They say all good things must come to an end, and in my case that includes my initial enthusiasm for author Kyle Mills. I really enjoyed Smoke Screen, and was looking forward to see if his other work was as good. In short, no it is not. I’m plugging my way through Sphere of Influence, but the thick and clumsy stereotypes he throws out, show me that he simply did not do his homework, and the results are disappointing at best.
Mills made three glaring errors early in the book, and they are serious enough that the sense of verisimilitude is lost, frankly blown to pieces. On the one hand, Mils immediately begins by making the CIA bad guys, soulless mercenaries out for money and personal power at all cost. They are also cast as stupid thugs who enjoy violence and do not think through the implications of their actions, morally or pragmatically. Also, Mills casts his hero as a man with a degree in History, yet has done no apparent work to endow his character with even a rudimentary understanding of the major historical events and cultural imperatives of the nations involved in his story. And finally, Mills relies on a decades-obsolete image of Organized Crime dominated by the Sicilian/Italian Mafia, displaying an incredible (literally unbelievable) series of actions and events which would never occur in a real-world 21st-Century environment. All in all, the book is the work which reminds me of a high school ‘D’ student, hoping no one will pay attention to his lack of scholarship and slipshod characterization. I almost feel like re-writing his book myself, so I can read the plot without cringing at so many amateurish errors.
The book prompted me, however, to consider the real nature of crime we know today. Things are both better and worse, as we all know from experience. Violent crime in America is diminishing, and a better feeling of security is present in most people’s lives, for a number of reasons. But looking deeper, I still see a grave threat to our nation, and in many First-World countries, driven by a local menace: Organized Crime, specifically gangs.
In Mill’s laughably simplistic book, the Mafia remains the biggest threat to the citizens of the United States, so far as crime is concerned. And to Mills, ‘Mafia’ means a fat Italian in a silk suit, “The Godfather” without any depth of character. The Sicilian/Italian “Cosa Nostra” remains alive, true, but hardly what it used to be, for three main reasons. First, the FBI has made it a major goal to slice and dice LCN whenever and wherever they can, and all the prosecutions are taking their toll. Second, many LCN bosses began to drive their money into “legitimate” businesses when they could, so that a generation later, the crime going on is less blue-collar (such as hijacking trucks, robbery, drugs, etc.) and more white-collar, especially graft in connection with political officials. And third, rivals have turned on LCN to seize turf and plum opportunities for themselves, and these rivals have grabbed my attention.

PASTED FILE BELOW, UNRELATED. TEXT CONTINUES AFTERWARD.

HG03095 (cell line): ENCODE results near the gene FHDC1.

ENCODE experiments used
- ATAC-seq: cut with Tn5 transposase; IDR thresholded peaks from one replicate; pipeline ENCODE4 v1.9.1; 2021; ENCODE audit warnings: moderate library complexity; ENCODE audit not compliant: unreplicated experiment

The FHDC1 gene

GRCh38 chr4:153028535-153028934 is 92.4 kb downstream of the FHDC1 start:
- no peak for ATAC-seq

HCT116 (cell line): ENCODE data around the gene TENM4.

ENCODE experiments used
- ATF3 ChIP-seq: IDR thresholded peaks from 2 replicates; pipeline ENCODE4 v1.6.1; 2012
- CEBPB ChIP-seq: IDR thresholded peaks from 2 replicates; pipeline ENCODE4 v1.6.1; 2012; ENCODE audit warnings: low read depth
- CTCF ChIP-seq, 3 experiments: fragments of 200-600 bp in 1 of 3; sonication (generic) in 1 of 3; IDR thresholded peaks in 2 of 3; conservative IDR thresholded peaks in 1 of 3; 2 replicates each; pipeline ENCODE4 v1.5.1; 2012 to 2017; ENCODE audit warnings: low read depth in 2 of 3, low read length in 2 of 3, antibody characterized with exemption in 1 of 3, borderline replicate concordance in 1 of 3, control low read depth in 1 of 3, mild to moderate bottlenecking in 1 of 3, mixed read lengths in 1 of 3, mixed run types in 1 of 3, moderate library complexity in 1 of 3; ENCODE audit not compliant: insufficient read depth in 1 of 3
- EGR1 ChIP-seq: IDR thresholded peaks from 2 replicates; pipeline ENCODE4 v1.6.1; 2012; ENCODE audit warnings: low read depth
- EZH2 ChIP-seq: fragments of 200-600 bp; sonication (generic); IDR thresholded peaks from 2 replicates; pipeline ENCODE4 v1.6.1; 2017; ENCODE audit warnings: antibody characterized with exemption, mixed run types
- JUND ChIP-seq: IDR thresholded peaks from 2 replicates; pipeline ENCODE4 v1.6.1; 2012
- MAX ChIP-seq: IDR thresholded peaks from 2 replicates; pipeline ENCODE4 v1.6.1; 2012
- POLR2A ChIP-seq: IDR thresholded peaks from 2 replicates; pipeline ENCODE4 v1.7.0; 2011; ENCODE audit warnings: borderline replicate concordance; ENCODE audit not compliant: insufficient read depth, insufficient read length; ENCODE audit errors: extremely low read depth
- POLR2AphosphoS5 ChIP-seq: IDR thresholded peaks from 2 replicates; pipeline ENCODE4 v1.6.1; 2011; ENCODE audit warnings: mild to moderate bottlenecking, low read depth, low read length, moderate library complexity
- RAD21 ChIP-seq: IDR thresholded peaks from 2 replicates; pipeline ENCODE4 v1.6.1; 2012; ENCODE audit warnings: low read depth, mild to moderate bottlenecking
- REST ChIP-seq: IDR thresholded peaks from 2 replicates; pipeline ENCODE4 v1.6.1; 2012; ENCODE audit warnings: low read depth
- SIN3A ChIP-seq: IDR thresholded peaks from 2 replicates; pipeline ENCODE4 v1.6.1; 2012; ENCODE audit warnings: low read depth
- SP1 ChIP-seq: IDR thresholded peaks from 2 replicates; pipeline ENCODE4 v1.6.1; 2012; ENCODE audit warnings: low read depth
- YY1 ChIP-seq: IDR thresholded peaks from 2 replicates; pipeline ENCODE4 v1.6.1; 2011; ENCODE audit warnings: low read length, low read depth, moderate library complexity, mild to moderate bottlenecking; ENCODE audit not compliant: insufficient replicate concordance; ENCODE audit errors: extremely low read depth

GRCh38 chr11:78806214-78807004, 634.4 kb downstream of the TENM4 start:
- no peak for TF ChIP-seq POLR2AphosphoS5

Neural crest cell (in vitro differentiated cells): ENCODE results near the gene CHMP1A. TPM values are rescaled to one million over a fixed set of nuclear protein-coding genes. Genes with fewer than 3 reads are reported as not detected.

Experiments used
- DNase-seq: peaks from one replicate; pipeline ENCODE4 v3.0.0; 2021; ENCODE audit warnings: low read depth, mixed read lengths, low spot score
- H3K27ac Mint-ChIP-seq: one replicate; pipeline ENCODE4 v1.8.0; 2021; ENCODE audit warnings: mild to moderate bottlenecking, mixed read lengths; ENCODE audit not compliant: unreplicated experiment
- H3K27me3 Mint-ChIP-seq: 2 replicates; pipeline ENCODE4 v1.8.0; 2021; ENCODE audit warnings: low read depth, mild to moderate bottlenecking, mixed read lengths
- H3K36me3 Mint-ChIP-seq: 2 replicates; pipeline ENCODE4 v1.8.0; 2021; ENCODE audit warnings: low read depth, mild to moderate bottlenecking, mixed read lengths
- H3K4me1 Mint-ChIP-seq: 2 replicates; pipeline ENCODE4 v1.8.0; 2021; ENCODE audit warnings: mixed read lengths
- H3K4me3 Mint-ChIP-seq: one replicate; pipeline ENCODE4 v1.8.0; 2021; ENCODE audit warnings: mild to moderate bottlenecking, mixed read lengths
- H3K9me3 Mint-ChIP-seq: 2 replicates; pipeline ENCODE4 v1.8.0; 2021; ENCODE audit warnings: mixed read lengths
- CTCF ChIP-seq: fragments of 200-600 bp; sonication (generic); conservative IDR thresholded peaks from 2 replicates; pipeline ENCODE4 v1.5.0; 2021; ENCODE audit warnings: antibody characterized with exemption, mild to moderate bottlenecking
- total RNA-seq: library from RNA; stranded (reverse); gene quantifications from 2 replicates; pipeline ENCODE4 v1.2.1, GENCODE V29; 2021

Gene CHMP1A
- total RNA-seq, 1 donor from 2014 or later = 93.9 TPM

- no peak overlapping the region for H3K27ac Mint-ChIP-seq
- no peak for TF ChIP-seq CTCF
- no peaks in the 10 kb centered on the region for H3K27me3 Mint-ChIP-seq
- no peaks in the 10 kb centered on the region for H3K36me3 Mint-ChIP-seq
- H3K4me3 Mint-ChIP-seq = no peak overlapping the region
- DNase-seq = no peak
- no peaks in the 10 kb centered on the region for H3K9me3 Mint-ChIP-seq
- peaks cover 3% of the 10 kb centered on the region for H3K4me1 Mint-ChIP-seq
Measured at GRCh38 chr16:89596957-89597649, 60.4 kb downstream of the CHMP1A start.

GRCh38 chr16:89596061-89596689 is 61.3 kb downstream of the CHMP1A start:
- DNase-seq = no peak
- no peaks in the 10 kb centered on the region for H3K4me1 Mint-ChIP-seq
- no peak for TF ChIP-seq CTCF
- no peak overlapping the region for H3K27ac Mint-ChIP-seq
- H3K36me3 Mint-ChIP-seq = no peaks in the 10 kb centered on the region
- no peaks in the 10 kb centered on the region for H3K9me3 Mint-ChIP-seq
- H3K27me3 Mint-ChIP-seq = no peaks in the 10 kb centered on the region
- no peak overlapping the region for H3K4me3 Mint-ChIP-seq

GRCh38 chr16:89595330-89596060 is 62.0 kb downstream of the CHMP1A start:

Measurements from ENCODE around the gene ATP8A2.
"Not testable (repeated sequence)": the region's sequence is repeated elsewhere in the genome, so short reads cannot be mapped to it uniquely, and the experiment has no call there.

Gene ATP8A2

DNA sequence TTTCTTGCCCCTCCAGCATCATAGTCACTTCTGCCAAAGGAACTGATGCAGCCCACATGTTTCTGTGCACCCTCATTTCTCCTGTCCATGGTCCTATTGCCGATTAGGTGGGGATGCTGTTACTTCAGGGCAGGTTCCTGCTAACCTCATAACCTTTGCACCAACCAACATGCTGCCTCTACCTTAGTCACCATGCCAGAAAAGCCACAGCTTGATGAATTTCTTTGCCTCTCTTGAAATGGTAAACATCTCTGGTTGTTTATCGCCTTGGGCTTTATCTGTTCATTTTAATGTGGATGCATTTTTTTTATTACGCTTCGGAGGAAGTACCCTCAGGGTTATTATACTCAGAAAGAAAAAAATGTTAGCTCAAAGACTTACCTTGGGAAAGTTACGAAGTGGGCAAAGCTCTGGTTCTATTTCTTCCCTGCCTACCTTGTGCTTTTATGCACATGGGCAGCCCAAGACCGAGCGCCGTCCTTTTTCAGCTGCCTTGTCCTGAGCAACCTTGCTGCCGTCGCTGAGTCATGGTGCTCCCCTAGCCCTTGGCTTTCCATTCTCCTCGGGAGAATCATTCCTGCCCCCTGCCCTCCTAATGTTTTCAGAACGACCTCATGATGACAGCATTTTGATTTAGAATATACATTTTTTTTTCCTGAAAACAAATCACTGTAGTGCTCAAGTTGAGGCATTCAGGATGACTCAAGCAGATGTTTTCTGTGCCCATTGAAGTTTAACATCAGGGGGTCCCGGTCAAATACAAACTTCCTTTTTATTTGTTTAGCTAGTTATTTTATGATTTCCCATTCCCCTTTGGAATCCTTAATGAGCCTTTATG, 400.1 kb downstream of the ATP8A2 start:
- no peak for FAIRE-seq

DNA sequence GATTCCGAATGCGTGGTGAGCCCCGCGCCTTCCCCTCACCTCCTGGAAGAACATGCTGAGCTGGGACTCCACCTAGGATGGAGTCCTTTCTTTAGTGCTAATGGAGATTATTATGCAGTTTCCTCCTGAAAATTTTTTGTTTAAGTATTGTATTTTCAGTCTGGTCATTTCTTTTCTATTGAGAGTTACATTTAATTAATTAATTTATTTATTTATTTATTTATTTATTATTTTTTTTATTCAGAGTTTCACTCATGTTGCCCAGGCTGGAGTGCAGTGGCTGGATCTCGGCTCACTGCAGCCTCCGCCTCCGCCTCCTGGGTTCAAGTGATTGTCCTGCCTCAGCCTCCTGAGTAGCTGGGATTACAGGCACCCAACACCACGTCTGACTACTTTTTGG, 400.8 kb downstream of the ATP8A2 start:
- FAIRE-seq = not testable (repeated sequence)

Essentially, Organized Crime (OC) in the US has evolved into 4 variant types:
1. “Classic” OC, involving drugs, prostitution, gambling, the usual vices
2. “New Age” OC, including copyright and patent theft, technology robbery and Internet fraud
3. Tiered OC operations, with particular crimes contracted to other OC gangs to hinder investigation and prosecution, leading to highly specialized groups not easily connected to their patrons
4. Youth recruiting movements in 1st-World nations
Major OC gangs and organizations have learned from FBI prosecutions to hide their character and details even from their own memberships, and are made up of major organizations of a variety of sub-groups, including Italian Organized Crime, Eurasian Organized Crime , Asian/African Organized Crime, Central American Gangs, the Russian 'Mafiya', Japanese Yakuza, Jamaican 'Kingfish', Chinese Triads (also here) , Motorcycle Gangs, and American “Street” Gangs.
The good news is, we are winning the war on drugs, prostitution, gambling, and illegal alien smuggling, albeit slowly. The bad news is, the enemy is growing smarter and more diversified, and has targeted new prey.
The US government has not been idle, however. A number of community initiatives are underway (here, here, here, and here, for example), and a number of agencies work hard to provide resources to cross-reference international criminal activity (for example, here, here, here, here, here, here, here, and here), keyed to the types of activity known to be performed by OC or of likely interest to OC. The threat, however, is real and enduring.
Some focus only an Al Qaeda and similar groups, but the war against Terrorism includes the War on Organized Crime.